March 2016 - Philippine Supreme Court Decisions/Resolutions
A.M. No. P-16-3430 (Formerly OCA IPI No. 12-3905-P), March 01, 2016 - AIREEN A. MAHUSAY, Complainant, v. GEORGE E. GAREZA, SHERIFF III, MUNICIPAL TRIAL COURT IN CITIES, VICTORIAS CITY, NEGROS OCCIDENTAL, Respondent.
A.M. No. P-16-3430 (Formerly OCA IPI No. 12-3905-P), March 01, 2016
AIREEN A. MAHUSAY, Complainant, v. GEORGE E. GAREZA, SHERIFF III, MUNICIPAL TRIAL COURT IN CITIES, VICTORIAS CITY, NEGROS OCCIDENTAL, Respondent.
D E C I S I O N
The instant administrative case arose from a complaint-affidavit1 filed by complainant Aireen A. Mahusay (complainant) charging respondent George E. Gareza (respondent), Sheriff III of the Municipal Trial Court in Cities of Victorias City, Negros Occidental (MTCC), of dishonesty, grave misconduct, and gross negligence.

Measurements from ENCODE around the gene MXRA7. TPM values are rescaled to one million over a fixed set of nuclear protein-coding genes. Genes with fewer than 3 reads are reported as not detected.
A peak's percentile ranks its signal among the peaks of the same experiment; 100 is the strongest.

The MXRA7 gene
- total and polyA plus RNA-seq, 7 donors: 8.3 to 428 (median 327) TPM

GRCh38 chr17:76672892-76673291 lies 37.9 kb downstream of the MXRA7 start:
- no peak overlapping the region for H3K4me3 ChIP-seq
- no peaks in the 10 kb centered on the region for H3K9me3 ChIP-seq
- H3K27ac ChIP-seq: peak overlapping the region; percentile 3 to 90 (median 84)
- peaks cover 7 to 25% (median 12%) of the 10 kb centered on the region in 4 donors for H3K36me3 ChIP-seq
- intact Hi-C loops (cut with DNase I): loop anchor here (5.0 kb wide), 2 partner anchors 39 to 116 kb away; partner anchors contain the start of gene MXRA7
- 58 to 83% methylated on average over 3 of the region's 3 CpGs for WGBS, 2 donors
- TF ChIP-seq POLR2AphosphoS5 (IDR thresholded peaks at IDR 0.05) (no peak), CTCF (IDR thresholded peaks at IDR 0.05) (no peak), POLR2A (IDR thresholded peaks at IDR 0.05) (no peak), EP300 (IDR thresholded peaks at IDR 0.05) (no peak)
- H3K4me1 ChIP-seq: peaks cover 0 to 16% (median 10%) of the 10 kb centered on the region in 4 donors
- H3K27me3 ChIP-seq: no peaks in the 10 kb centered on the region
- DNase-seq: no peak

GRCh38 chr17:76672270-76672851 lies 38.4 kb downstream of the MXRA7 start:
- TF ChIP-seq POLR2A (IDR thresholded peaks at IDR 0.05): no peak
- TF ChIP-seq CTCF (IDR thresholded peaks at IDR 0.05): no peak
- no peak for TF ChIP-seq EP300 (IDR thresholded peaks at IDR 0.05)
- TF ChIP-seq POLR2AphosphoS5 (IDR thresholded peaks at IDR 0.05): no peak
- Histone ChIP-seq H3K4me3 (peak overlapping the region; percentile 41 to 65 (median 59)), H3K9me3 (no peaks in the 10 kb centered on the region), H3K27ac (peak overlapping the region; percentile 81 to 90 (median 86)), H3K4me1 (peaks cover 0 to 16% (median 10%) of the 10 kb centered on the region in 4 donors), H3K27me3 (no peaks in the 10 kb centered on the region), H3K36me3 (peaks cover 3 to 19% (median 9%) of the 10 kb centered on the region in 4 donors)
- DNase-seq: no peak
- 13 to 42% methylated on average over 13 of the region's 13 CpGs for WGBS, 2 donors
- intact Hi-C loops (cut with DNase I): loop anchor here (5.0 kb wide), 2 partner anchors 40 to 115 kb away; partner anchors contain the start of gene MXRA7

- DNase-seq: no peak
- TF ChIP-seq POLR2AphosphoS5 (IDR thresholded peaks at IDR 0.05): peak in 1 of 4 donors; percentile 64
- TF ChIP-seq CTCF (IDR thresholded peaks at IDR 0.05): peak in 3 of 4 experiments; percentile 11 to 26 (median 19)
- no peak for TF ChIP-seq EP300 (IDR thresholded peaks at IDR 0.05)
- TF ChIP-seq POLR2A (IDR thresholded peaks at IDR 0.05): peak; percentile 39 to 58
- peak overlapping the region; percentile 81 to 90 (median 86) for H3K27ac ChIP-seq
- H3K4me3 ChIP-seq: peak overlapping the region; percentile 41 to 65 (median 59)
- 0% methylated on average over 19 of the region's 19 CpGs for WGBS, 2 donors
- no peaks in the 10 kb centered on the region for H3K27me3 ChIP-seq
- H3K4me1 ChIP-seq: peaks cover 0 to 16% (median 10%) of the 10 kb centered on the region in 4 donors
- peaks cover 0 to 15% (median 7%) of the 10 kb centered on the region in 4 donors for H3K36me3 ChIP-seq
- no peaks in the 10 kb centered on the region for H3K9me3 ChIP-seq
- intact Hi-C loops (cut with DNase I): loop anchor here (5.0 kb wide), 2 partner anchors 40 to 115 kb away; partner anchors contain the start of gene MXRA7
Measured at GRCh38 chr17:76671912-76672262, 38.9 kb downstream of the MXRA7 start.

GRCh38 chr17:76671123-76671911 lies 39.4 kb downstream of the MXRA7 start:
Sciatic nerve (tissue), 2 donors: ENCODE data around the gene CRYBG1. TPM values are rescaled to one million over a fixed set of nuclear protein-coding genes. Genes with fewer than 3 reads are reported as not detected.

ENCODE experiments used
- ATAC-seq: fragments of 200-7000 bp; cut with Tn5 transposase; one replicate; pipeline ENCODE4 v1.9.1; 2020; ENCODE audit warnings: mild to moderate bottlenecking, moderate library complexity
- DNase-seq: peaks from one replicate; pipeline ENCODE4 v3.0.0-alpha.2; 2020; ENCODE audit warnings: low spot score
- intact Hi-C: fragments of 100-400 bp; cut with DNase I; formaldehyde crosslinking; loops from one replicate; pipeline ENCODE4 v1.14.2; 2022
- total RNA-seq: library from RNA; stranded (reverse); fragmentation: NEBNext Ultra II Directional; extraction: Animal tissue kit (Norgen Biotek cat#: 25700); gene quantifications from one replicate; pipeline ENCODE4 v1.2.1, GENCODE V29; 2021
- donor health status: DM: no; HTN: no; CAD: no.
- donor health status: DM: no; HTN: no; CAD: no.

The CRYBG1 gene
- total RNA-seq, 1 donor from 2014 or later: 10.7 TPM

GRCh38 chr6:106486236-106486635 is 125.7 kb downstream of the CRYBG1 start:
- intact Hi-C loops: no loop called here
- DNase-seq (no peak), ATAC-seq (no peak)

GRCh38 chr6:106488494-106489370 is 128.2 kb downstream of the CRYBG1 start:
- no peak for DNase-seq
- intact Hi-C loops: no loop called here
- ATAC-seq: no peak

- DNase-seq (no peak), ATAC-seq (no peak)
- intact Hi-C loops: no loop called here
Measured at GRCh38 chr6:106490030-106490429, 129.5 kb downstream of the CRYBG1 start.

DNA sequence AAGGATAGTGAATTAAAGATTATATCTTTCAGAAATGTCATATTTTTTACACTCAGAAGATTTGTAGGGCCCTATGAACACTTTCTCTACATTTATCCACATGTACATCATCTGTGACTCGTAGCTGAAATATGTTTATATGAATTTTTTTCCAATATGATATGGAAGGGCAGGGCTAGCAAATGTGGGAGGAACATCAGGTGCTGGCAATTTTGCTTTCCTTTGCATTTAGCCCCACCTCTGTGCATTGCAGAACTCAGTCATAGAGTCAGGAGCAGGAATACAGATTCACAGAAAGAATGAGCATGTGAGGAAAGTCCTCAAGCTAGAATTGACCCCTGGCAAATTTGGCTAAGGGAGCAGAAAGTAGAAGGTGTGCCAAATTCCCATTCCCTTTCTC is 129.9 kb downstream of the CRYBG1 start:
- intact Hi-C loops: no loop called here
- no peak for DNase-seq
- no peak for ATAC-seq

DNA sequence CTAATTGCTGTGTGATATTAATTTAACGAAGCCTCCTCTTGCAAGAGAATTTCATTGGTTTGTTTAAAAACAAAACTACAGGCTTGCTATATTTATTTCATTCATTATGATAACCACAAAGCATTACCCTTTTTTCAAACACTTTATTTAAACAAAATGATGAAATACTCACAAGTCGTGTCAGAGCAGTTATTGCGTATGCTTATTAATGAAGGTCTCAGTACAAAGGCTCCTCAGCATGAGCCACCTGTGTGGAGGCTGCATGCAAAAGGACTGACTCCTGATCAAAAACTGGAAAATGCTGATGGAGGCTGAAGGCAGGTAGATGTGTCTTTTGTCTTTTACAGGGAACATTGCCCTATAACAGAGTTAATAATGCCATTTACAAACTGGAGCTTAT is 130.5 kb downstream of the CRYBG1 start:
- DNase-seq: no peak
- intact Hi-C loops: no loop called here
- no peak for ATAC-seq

In her complaint-affidavit, complainant averred that she is the authorized representative of Lopue's Victorias Corporation (Lopue's), the plaintiff in Small Claims Case No. SCC-8-V against one Joseph Andrei A. Garcia (Garcia), entitled "Lopue's Victorias Corporation v. Joseph Andrei A. Garcia"2 filed before the MTCC of Victorias City. She alleged that on February 9, 2011, the MTCC of Victorias City rendered a Decision3 based on the compromise agreement4 executed between the parties, where Garcia undertook to pay, in installments, the total amount of P54,591.05 to Lopue's. However, because Garcia reneged on his undertaking under the compromise agreement, Lopue's filed a motion for the issuance of a writ of execution,5 which the MTCC granted6 on October 11, 2011. Respondent was tasked to implement the writ.7
Complainant alleged that respondent, despite having received a partial payment from Garcia through his staff, Janice C. Sta. Ana (Sta. Ana) in the amount of P10,000.00, failed to remit the same to Lopue's for a period of around four (4) months and ten (10) days.8 Respondent failed to turn over the same despite follow-ups from complainant.9